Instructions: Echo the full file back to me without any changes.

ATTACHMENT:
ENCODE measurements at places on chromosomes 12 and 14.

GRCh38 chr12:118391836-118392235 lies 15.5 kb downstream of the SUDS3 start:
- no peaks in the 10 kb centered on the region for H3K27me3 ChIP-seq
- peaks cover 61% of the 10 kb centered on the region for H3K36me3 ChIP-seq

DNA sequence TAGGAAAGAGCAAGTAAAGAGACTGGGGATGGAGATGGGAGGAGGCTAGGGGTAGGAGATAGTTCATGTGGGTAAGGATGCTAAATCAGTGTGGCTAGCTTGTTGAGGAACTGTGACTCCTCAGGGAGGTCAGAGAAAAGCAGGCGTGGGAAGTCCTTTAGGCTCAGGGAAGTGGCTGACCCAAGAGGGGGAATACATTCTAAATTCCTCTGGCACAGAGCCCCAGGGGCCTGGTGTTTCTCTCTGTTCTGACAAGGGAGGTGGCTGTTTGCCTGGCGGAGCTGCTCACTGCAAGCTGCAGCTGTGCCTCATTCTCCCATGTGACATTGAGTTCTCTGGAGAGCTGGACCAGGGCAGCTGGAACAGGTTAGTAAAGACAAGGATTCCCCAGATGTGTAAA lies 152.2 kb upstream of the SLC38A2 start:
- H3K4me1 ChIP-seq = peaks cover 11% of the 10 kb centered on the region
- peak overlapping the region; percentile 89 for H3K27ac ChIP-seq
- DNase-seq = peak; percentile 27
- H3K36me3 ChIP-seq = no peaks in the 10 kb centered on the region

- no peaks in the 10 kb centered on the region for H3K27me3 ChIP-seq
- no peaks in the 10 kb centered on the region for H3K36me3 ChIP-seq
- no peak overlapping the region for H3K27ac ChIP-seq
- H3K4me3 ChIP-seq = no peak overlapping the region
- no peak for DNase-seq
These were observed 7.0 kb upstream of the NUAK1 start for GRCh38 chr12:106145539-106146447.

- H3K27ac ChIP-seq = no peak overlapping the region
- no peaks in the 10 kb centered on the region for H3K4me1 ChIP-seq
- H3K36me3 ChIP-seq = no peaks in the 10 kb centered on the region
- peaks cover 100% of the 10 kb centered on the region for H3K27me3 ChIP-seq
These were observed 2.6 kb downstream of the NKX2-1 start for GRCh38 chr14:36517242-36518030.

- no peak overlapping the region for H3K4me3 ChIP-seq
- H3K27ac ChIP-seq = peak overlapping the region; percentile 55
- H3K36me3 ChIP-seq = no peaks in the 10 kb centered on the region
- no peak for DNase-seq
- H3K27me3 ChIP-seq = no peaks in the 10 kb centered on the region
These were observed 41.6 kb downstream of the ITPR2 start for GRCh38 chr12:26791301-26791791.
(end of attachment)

ENCODE measurements at places on chromosomes 12 and 14.

GRCh38 chr12:118391836-118392235 lies 15.5 kb downstream of the SUDS3 start:
- no peaks in the 10 kb centered on the region for H3K27me3 ChIP-seq
- peaks cover 61% of the 10 kb centered on the region for H3K36me3 ChIP-seq

DNA sequence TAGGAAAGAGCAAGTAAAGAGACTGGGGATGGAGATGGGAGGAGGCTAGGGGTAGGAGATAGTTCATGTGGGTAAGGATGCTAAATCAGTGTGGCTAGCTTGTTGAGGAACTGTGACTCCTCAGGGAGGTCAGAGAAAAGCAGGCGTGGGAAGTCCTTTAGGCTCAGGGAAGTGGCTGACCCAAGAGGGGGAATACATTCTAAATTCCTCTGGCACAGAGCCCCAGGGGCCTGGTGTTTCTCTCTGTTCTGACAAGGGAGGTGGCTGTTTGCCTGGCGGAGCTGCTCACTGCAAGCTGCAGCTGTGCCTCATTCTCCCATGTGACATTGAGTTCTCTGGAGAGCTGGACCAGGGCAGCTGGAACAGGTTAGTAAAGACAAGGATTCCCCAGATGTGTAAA lies 152.2 kb upstream of the SLC38A2 start:
- H3K4me1 ChIP-seq = peaks cover 11% of the 10 kb centered on the region
- peak overlapping the region; percentile 89 for H3K27ac ChIP-seq
- DNase-seq = peak; percentile 27
- H3K36me3 ChIP-seq = no peaks in the 10 kb centered on the region

- no peaks in the 10 kb centered on the region for H3K27me3 ChIP-seq
- no peaks in the 10 kb centered on the region for H3K36me3 ChIP-seq
- no peak overlapping the region for H3K27ac ChIP-seq
- H3K4me3 ChIP-seq = no peak overlapping the region
- no peak for DNase-seq
These were observed 7.0 kb upstream of the NUAK1 start for GRCh38 chr12:106145539-106146447.

- H3K27ac ChIP-seq = no peak overlapping the region
- no peaks in the 10 kb centered on the region for H3K4me1 ChIP-seq
- H3K36me3 ChIP-seq = no peaks in the 10 kb centered on the region
- peaks cover 100% of the 10 kb centered on the region for H3K27me3 ChIP-seq
These were observed 2.6 kb downstream of the NKX2-1 start for GRCh38 chr14:36517242-36518030.

- no peak overlapping the region for H3K4me3 ChIP-seq
- H3K27ac ChIP-seq = peak overlapping the region; percentile 55
- H3K36me3 ChIP-seq = no peaks in the 10 kb centered on the region
- no peak for DNase-seq
- H3K27me3 ChIP-seq = no peaks in the 10 kb centered on the region
These were observed 41.6 kb downstream of the ITPR2 start for GRCh38 chr12:26791301-26791791.